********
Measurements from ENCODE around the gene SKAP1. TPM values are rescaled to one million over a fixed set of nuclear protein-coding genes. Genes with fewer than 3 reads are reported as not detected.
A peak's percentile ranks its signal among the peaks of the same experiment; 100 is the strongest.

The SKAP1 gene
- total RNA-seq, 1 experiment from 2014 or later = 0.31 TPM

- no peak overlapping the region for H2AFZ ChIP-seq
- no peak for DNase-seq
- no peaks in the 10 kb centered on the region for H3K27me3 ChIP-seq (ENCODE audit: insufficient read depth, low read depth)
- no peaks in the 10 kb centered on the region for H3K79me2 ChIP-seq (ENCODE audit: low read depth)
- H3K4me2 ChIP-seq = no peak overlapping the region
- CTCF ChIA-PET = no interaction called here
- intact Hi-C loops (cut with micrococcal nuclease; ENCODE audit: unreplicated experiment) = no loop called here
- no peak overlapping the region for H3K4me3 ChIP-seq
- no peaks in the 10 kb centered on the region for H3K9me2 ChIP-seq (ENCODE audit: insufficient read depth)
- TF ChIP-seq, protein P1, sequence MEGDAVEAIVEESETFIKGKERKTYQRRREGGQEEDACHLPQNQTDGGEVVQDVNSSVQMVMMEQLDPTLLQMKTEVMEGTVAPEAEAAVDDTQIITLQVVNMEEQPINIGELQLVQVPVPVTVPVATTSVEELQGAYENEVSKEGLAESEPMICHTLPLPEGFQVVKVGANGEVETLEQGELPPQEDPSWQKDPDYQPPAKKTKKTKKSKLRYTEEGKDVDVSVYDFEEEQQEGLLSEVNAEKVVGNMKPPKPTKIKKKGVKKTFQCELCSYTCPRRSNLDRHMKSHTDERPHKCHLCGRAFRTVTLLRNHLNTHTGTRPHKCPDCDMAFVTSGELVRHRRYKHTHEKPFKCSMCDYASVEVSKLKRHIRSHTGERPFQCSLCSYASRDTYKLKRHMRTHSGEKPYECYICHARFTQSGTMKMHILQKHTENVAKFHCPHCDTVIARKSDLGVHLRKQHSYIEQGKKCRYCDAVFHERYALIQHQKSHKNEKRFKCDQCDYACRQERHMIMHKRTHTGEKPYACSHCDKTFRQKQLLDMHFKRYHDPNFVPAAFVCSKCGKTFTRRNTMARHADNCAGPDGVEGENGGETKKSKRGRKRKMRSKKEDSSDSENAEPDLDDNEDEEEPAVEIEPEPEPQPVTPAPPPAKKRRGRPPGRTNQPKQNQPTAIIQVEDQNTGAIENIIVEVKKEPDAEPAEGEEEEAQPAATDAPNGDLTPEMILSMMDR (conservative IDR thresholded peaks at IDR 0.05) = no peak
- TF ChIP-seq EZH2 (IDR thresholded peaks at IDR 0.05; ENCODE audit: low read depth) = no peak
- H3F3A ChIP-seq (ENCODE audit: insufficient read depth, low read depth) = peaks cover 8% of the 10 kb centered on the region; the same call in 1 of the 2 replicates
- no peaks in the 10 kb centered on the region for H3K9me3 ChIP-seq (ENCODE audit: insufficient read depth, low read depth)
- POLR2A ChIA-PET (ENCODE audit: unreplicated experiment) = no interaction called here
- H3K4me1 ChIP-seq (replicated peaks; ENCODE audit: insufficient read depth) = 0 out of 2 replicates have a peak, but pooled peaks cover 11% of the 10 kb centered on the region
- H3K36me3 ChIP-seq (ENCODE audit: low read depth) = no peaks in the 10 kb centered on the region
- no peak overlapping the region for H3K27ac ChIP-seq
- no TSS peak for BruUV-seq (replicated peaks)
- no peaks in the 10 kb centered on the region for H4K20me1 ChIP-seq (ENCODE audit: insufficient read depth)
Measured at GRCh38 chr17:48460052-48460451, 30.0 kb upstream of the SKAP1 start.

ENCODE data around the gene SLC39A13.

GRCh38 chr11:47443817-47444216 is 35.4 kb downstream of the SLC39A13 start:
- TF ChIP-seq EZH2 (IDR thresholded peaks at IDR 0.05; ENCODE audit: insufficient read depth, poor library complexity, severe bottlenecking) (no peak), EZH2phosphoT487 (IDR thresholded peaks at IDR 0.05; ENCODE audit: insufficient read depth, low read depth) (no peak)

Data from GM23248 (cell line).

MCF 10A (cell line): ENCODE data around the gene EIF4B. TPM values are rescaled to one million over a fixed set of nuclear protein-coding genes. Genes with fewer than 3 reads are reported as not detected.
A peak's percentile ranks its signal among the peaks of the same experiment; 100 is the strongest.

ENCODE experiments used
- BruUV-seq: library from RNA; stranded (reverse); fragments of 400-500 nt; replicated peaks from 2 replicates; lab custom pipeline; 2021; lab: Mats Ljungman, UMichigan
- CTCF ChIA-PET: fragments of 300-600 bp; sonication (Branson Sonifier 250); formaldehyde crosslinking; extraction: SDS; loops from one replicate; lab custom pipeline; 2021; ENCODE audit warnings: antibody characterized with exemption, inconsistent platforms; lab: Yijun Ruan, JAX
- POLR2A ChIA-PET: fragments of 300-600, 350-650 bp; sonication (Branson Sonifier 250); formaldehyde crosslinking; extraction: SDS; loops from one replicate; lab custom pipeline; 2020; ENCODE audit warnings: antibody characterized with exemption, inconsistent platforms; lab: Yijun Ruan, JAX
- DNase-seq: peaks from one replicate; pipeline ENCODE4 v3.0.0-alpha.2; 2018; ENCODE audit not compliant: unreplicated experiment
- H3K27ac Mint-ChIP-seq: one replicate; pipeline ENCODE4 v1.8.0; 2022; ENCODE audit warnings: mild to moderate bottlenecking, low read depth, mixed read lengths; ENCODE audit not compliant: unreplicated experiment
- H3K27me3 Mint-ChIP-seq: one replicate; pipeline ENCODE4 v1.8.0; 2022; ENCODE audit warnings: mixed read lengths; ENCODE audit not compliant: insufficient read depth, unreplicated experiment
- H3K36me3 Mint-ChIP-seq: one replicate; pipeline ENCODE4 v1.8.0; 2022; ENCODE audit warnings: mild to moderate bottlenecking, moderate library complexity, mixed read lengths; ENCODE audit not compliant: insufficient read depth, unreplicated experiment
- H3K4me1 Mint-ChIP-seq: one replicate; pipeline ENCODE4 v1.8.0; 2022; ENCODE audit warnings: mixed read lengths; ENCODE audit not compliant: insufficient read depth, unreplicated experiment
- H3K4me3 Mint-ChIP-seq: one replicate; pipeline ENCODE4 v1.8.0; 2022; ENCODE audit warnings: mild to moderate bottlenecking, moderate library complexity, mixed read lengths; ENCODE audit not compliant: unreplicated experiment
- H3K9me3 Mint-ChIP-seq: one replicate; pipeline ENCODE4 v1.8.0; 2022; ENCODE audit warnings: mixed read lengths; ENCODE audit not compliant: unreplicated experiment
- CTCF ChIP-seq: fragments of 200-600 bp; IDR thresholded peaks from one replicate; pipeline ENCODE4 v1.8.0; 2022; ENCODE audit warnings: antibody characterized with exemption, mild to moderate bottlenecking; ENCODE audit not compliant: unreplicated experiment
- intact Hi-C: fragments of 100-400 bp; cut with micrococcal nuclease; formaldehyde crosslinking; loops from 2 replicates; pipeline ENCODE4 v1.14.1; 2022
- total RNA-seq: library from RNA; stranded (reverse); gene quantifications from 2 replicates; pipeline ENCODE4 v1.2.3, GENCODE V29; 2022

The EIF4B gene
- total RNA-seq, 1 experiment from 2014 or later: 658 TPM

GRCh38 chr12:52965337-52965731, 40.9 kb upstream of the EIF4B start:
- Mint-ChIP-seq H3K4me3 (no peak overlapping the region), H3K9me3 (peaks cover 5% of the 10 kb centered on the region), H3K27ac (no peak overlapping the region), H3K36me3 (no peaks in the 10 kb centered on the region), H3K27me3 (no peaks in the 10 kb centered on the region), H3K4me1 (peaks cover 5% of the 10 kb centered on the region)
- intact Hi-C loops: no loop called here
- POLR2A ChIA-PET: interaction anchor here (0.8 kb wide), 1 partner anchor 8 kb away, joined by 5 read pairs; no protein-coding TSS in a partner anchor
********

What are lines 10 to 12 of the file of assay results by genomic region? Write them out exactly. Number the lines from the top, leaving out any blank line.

- CTCF ChIA-PET = no interaction called here
- intact Hi-C loops (cut with micrococcal nuclease; ENCODE audit: unreplicated experiment) = no loop called here
- no peak overlapping the region for H3K4me3 ChIP-seq